A way of seeing: Sculptor Ramkinkar Baij’s misunderstood art works

The method and madness to sculptor Ramkinkar Baij’s misunderstood art.

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Mill Call, a 1956 sculpture by Baij. (Source: Jyoti Bhatt Image Courtesy: Asia Art Archive)

Artist A Ramachandran vividly recalls his first meeting with Ramkinkar Baij in 1957. A photograph of Baij’s monumental work, Santhal Family — a mother, father, child and dog with their few possessions — had drawn him to Santiniketan. “When I arrived around 6 in the evening, Kinkarda (as Baij was fondly called) was sitting outside on a mooda, with a fan in his hand, dressed in a lungi. I asked him if I could show him my sketchbook. He turned some pages and threw it out of the window. He said I would have to start afresh. He was hard on me initially, breaking my sculptures and asking me to rework them. Eventually, I convinced him that I was sincere. After that, he treated me like a son,” says Ramachandran, who was 22 then.
The now Delhi-based artist went on to work closely with Baij for eight years in Santiniketan. “Kinkarda was always exploring new ideas. He did not use still models but gave shape to sculptures by observing the inherent movement of people,” he says. Baij was an unconventional teacher — singing Rabindrasangeet and Bhatiali folk songs with his students, and taking them for long walks to sketch the Santhals near Santiniketan.

That is also the Baij we are introduced to in Ritwik Ghatak’s incomplete 1975 documentary on the master. On being asked by the filmmaker to explain his Buffalo and Fish, a statue of two buffaloes in a pond, Baij said that he had imagined the tail of a buffalo enlarged several times over to capture the movement of a fish in water. At that point, Ghatak commented, “You are a crazy person, there’s no doubt about that.” To which, Baij simply smiled.

Mostly seen in cotton shirts and sporting a Chinese straw hat, Baij was far from a member of the cultural elite. He was known to be indifferent to fame or money. In a 2009 interview, quoted on Shodhganga, an online library of Indian dissertations, artist and teacher Dinkar Kaushik quoted Baij as saying: “I feel an inevitable impulse and it forces me to create. Does it matter whether the rich and elite class demands my art or not?”
The master. (Source: Jyoti Bhatt Image Courtesy: Asia Art Archive)
Born in 1906 in Bankura district of West Bengal, Ramkinkar had three siblings, each of whom contributed to making ends meet. Baij chose art. While his initial lessons came from observing local idol-makers, he was also inspired by the terracotta sculptures of the Bishnupur temples. His political posters painted during the Non-Cooperation Movement in 1920 caught the attention of the editor of the Kolkata-based magazine, Modern Review, Ramananda Chattopadhyay. At his behest, Baij joined Rabindranath Tagore’s Visva Bharati University as a student of fine arts.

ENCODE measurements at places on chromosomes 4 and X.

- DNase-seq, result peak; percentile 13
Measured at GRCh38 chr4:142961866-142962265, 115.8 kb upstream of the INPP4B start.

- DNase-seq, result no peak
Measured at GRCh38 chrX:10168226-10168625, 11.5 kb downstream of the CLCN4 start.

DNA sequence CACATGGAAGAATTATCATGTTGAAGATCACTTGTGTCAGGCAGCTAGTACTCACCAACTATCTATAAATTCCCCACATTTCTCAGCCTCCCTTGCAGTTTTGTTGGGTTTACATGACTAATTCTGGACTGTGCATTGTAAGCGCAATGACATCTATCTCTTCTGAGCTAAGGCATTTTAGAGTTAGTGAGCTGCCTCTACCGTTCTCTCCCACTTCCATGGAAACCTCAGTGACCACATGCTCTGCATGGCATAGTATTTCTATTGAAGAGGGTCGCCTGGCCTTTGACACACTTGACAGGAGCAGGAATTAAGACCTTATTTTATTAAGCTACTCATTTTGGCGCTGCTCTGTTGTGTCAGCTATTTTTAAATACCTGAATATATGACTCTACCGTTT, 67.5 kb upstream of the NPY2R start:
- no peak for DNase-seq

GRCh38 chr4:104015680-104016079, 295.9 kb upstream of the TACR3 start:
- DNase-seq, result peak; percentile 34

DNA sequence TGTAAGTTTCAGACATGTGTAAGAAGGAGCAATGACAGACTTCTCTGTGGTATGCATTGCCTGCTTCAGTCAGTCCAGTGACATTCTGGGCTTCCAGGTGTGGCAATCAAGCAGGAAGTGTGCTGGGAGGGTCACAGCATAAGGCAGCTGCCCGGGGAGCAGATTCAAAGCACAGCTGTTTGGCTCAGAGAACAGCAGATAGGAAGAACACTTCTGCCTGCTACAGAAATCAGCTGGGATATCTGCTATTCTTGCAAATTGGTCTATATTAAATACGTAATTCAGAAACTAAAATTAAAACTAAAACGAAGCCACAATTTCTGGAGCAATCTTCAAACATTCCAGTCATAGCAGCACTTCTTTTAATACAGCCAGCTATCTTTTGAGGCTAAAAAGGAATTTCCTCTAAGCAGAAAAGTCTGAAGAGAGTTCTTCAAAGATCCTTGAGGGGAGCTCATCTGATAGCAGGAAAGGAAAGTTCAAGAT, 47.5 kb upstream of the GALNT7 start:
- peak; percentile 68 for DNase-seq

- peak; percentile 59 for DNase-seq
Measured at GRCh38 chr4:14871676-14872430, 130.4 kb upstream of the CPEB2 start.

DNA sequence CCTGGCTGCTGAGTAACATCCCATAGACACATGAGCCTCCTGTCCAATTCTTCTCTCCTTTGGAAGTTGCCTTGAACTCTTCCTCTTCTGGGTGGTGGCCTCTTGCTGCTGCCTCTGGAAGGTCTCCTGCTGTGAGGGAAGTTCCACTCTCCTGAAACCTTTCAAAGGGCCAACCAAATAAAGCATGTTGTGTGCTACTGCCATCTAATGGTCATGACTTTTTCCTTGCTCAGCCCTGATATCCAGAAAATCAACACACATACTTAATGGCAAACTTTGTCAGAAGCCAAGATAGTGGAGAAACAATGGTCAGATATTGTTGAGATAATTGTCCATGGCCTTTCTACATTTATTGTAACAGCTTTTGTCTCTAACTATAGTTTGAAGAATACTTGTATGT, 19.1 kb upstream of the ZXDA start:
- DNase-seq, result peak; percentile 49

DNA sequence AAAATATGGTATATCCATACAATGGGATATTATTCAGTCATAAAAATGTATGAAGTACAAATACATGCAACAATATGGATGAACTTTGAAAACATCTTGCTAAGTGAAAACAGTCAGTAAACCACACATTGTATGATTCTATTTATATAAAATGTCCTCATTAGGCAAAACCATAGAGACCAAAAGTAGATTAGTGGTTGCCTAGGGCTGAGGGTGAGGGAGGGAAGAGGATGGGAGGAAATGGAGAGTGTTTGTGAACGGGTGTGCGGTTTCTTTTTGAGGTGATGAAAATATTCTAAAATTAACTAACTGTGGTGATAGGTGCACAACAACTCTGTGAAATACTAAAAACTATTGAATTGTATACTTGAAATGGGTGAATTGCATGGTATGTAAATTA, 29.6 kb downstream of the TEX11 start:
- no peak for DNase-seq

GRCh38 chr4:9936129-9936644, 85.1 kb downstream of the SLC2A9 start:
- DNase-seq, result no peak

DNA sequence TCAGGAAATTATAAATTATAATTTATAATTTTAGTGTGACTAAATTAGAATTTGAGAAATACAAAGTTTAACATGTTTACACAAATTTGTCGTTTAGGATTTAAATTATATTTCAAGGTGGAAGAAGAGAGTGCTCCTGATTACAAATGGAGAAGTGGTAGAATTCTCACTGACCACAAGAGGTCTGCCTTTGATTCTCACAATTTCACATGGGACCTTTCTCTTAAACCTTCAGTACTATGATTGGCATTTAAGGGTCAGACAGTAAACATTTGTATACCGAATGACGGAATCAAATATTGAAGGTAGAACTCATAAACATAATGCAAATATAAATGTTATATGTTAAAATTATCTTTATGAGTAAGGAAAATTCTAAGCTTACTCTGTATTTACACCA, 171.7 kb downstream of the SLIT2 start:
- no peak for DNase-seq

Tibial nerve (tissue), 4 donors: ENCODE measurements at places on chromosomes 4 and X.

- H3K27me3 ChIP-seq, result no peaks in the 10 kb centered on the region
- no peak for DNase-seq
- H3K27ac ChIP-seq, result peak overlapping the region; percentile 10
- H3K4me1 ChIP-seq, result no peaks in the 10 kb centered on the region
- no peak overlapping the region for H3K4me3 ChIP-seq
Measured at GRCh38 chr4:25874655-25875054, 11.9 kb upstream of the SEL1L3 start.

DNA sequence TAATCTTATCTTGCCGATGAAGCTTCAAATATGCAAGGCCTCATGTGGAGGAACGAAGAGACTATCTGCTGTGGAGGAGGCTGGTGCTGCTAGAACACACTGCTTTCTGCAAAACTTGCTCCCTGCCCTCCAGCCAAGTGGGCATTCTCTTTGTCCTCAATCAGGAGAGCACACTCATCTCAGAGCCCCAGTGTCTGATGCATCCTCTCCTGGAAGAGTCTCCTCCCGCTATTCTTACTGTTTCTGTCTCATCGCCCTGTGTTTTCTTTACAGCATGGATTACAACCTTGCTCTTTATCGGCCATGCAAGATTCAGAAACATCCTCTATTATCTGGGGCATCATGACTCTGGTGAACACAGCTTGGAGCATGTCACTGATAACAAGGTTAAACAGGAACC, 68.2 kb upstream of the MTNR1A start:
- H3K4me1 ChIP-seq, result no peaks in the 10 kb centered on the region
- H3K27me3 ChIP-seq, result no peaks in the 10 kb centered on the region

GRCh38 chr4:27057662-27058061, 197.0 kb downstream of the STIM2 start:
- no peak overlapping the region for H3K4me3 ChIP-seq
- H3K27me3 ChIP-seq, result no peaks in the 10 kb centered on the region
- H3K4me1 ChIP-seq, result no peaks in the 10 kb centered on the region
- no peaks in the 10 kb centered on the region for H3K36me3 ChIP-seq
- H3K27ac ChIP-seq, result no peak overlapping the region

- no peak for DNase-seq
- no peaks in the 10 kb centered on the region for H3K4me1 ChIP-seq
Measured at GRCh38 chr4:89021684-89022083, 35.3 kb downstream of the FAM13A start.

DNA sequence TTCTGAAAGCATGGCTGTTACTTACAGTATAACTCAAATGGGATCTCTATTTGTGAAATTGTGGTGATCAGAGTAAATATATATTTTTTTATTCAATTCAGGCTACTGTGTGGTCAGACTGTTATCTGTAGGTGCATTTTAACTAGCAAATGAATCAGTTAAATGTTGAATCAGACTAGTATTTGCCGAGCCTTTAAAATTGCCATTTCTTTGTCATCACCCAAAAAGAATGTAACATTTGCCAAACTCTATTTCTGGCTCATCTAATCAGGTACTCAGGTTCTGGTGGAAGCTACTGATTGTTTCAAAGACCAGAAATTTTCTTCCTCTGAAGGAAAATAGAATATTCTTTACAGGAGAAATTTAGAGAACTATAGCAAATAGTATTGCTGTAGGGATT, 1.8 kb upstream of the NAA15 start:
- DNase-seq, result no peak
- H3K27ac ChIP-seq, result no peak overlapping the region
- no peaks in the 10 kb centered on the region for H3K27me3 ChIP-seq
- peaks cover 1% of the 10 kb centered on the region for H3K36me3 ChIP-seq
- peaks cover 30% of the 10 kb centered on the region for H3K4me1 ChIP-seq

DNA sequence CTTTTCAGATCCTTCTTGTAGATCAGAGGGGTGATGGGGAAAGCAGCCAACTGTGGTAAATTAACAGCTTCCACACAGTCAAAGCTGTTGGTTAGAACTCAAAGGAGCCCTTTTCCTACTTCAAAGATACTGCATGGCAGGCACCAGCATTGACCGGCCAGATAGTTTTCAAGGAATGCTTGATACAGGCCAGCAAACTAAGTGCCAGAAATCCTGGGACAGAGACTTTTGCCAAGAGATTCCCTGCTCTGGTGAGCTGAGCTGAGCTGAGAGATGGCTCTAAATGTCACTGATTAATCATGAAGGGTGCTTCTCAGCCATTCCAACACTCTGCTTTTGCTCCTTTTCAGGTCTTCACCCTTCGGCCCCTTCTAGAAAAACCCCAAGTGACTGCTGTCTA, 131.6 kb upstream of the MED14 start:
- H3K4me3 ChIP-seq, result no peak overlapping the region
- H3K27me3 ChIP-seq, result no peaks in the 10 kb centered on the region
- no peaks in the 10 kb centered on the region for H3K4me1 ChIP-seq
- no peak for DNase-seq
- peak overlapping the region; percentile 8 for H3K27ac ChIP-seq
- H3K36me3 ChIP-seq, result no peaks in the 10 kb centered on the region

Baij would go on to bring a sense of social commitment to the romanticism of Bengal art. An artist of the masses, he began as a traditionalist, but soon started experimenting with more Western approaches, including Cubism and abstraction. His protagonists, though, were rooted in India, in Santiniketan’s khoai, and drawn from the Santhals, the original inhabitants of the land.
His statues of political leaders were infused with the same unconventionality. But it did not find favour with the authorities. In the early ’80s, it was proposed that his bronze bust of Tagore in Balatonfured, Hungary, be replaced with another since it did not “look like” Tagore. The Yaksha and Yakshi in front of the Reserve Bank of India building in Delhi are the only two sculptures he did under official patronage. Ironically, the commission caused him a great distress . Unfamiliar with the ways of government assignments, Baij was unable to adhere to the deadline. He made a series of studies for the two figures, travelling from Kangra to Baijnath for material, and spent almost a decade completing it. When it was finished in 1966, the sculptures had exceeded the original cost estimate and deadline.
Baij had struggled with his identity during the initial years of his art practice. He used several names — some of his earliest works, reproduced in the journal Prabasi, carry the name Ramkinkar Pramanik. A work in the 1920s is undersigned Ramprasad Das. Not everyone appreciated his art even in Santiniketan, and it was Tagore, who, after seeing his first free-standing outdoor sculpture in concrete, Sujata (1935), said that he be allowed to sculpt as he wanted across the campus. His student KG Subramanyan once compared him to the khepa Bauls or the mad mystics; “an artist crazy with his art, lost so much in his search as to forget both his person and his product.”
His works travelled the country and abroad — he represented India in 1950 at the Salon des Réalités Nouvelles in Paris. But Baij felt at home in Santiniketan. He died a man of meagre means in 1980, leaving behind a rich legacy of art. Perhaps, he would have smiled when his sculpture of Gandhi in Assam was described as “distorted”. Art, for him, was meant to represent, not replicate.

Written by Vandana Kalra | Published:August 27, 2017 12:00 am
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